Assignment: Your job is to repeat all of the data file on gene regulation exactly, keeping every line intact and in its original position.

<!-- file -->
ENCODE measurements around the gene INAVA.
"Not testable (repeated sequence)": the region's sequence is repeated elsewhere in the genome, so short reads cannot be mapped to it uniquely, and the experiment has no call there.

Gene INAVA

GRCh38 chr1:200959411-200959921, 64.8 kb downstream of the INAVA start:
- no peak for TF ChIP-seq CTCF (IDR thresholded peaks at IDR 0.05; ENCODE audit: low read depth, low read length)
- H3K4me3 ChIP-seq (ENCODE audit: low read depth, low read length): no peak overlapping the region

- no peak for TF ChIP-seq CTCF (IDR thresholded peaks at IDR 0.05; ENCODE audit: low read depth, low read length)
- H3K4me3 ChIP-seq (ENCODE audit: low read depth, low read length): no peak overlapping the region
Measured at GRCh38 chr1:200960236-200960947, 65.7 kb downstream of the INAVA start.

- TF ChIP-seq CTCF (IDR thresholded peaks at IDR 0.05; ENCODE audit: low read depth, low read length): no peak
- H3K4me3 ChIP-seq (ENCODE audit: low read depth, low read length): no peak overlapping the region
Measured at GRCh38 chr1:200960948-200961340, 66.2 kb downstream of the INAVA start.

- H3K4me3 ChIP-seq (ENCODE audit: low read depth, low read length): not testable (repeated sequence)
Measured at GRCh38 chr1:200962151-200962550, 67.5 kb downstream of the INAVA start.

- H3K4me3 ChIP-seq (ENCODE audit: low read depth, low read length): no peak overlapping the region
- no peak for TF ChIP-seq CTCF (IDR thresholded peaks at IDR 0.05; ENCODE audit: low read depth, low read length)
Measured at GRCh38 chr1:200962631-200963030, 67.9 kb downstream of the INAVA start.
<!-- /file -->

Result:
ENCODE measurements around the gene INAVA.
"Not testable (repeated sequence)": the region's sequence is repeated elsewhere in the genome, so short reads cannot be mapped to it uniquely, and the experiment has no call there.

Gene INAVA

GRCh38 chr1:200959411-200959921, 64.8 kb downstream of the INAVA start:
- no peak for TF ChIP-seq CTCF (IDR thresholded peaks at IDR 0.05; ENCODE audit: low read depth, low read length)
- H3K4me3 ChIP-seq (ENCODE audit: low read depth, low read length): no peak overlapping the region

- no peak for TF ChIP-seq CTCF (IDR thresholded peaks at IDR 0.05; ENCODE audit: low read depth, low read length)
- H3K4me3 ChIP-seq (ENCODE audit: low read depth, low read length): no peak overlapping the region
Measured at GRCh38 chr1:200960236-200960947, 65.7 kb downstream of the INAVA start.

- TF ChIP-seq CTCF (IDR thresholded peaks at IDR 0.05; ENCODE audit: low read depth, low read length): no peak
- H3K4me3 ChIP-seq (ENCODE audit: low read depth, low read length): no peak overlapping the region
Measured at GRCh38 chr1:200960948-200961340, 66.2 kb downstream of the INAVA start.

- H3K4me3 ChIP-seq (ENCODE audit: low read depth, low read length): not testable (repeated sequence)
Measured at GRCh38 chr1:200962151-200962550, 67.5 kb downstream of the INAVA start.

- H3K4me3 ChIP-seq (ENCODE audit: low read depth, low read length): no peak overlapping the region
- no peak for TF ChIP-seq CTCF (IDR thresholded peaks at IDR 0.05; ENCODE audit: low read depth, low read length)
Measured at GRCh38 chr1:200962631-200963030, 67.9 kb downstream of the INAVA start.